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Electronics Need help wiring something up? Thinking of adding an electrical component to your car? Need help troubleshooting that wiring glitch?

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Old 06-29-2001, 04:23 PM   #1
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Diagnosing a bad ECM.....

Anyone know how I can test to see if my ECM is good without swapping in a new one. How can I test the existing unit? My friend jolted himself on the altenator while finishing up a header install and the car won't start. I've tried every possible fix except the computer. Any help here would be appreciated.


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Old 07-01-2001, 01:02 AM   #2
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Did you try to run for codes? If the ecm is bad it should still give you a code--don't know what it would be off hand tho.
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Old 07-01-2001, 06:51 AM   #3
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I did check for codes, but all I get is the usual code twelve that you're supposed to get. If the car doesn't even run, would it even have a chance to recognize something is wrong and set a code?


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Old 07-01-2001, 11:00 AM   #4
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Does the car crank (starter turn over the engine)?

Are all the fuses good? Don't forget the fuel pump fuse (on my '91 it is located directly behind the battery in its separate fuse holder for a 20 ampere fuse).

I think most will say that if you're getting the normal code (12), there really isn't an easy way to check the ECM unless you swap it with a known good unit.

I don't know what you mean by "jolted" when your friend was by the alternator (was he shocked or did ground contact the output stud?). That in itself would not normally damage anything, much less to the ECM, since the output terminal (stud) is just connected to the battery positive terminal. If anything, I'd first suspect the fusible link between the alternator and battery positive (not all models have this), but this wire has nothing to do with the actual starting of the engine... It'd be like just shorting the battery positive terminal to ground for a short moment.
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Old 07-01-2001, 06:20 PM   #5
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The car cranks, and it's getting spark and fuel to the cylinders, the gas is fresh, and the plug routing is correct and the fuses are good. It's almost like the timing is way off somehow, or the coil wire is off, but the distributor was never removed and the coil wire is tight and getting spark to the cylinders. I'm stumped as to what else it could be.... any insight?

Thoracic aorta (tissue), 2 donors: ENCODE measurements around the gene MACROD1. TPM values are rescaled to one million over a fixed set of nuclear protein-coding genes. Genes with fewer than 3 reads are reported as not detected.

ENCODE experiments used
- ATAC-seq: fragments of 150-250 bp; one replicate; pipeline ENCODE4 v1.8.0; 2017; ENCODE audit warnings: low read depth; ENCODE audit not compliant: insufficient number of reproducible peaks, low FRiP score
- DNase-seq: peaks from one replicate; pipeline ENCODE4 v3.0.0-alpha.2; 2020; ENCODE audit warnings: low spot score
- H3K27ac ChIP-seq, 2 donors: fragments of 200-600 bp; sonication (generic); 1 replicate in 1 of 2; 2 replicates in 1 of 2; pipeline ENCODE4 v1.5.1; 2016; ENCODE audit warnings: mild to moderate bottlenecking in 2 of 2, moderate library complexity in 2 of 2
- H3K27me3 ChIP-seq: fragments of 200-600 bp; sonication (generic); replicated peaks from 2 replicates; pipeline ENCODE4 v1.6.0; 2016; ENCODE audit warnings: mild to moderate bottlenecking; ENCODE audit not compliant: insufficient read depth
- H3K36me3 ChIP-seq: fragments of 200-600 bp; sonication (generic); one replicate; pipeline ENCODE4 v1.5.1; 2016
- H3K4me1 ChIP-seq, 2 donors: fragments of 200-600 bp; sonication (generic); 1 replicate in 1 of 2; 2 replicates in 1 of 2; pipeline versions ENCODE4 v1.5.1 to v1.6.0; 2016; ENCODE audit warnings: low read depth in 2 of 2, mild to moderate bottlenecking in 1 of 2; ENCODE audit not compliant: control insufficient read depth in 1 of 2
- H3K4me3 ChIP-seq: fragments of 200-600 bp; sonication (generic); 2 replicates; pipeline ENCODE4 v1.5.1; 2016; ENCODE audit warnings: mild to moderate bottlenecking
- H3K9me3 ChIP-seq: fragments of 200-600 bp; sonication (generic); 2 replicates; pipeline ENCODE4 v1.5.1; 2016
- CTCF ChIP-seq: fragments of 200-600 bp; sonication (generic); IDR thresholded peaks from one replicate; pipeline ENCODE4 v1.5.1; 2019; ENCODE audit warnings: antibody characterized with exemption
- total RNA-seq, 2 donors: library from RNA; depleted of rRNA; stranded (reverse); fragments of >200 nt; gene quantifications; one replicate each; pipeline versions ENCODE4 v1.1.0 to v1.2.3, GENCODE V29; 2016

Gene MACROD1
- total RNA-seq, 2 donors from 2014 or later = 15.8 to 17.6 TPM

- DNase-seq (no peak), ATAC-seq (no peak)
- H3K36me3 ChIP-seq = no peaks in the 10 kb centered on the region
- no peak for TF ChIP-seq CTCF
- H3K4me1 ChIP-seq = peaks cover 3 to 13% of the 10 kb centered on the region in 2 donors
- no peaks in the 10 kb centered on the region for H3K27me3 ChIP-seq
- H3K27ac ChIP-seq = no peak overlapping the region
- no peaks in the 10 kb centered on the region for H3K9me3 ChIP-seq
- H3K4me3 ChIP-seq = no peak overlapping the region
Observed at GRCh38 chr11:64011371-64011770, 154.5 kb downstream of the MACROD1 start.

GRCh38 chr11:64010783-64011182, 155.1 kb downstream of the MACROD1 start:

I believe my friend was tightening the connection on the output terminal when he was "jolted", but I don't know if he was actually shocked. So more than likely he grounded it I guess.


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Old 07-01-2001, 06:36 PM   #6
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Dave,

Well, you've stumpted me. As I said, I cannot see how just grounding the alternator output (battery positive) for just a millisecond would keep the engine from starting. With a good spark, good fuses and the ECM showing a normal code (12), something must have changed since the headers were installed... I cannot even think of any wire that could have been accidentally removed from such an installation that would keep it from running.

I have no doubt that there are plenty of others here that can contribute an intelligent guess though.

[This message has been edited by Stuart Moss (edited July 01, 2001).]
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Old 07-05-2001, 02:33 PM   #7
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UPDATE: I unplugged the timing connector (the one you unplug to set the base timing) and tried to start the car, and for a brief second, it sounded as if the car was about to start, it sounded as if it started to suck air, but it just didn't catch and still doesn't start. In desperation, I also went back to my original PROM and tried to start the car with it in place, but nothing.

While we were installing the headers, my friend manually turned the flywheel by hand while the tranny was in neutral. The serpentine belt was off at this point. I don't know how, but could this have affected the timing in any way? Everything mechanical inside the engine should still be in sync, timing wise, unless the timing chain was broken, correct? Any ideas would be greatly appreciated.... I'm very frustrated and very p!ssed, not having driven my car for 8 months now.


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Old 07-05-2001, 02:33 PM
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1999, altima, bad, diagnose, diagnosing, ecm, ecu, faulty, sign, signs, swap, symptoms, tpi, trans, unit
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